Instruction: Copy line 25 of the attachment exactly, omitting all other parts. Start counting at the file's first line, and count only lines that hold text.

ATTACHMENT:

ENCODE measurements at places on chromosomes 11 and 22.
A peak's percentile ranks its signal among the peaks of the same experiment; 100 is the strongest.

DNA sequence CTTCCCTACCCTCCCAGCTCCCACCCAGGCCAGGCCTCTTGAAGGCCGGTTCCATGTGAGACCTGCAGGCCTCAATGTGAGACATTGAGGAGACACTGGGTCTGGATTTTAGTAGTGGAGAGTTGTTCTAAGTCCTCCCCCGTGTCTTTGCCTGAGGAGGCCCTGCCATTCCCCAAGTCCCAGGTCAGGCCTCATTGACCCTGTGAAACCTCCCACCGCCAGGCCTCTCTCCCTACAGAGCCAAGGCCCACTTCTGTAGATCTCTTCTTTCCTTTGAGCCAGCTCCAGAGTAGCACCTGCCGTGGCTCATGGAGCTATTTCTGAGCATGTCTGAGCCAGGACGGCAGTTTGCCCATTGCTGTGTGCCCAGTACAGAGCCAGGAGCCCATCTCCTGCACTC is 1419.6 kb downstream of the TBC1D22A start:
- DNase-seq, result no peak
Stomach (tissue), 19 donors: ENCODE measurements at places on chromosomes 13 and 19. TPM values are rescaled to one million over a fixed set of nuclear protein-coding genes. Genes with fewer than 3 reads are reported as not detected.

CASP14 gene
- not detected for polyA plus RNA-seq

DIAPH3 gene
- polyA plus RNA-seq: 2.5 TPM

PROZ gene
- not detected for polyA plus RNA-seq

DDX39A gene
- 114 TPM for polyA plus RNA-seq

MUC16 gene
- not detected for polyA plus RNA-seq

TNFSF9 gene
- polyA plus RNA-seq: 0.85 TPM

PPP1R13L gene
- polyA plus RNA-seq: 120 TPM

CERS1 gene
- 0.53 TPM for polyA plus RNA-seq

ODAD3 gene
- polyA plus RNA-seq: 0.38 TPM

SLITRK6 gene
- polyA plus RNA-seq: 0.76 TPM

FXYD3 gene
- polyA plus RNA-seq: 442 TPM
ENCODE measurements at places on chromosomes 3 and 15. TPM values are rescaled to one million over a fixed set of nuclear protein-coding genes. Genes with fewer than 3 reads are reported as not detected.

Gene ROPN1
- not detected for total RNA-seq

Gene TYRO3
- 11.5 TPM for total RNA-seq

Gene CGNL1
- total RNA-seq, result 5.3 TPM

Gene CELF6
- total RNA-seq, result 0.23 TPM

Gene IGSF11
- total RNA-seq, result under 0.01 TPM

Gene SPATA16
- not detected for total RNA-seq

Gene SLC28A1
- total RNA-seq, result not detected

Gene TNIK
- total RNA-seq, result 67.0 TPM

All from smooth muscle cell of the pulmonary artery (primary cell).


- polyA plus RNA-seq: 0.76 TPM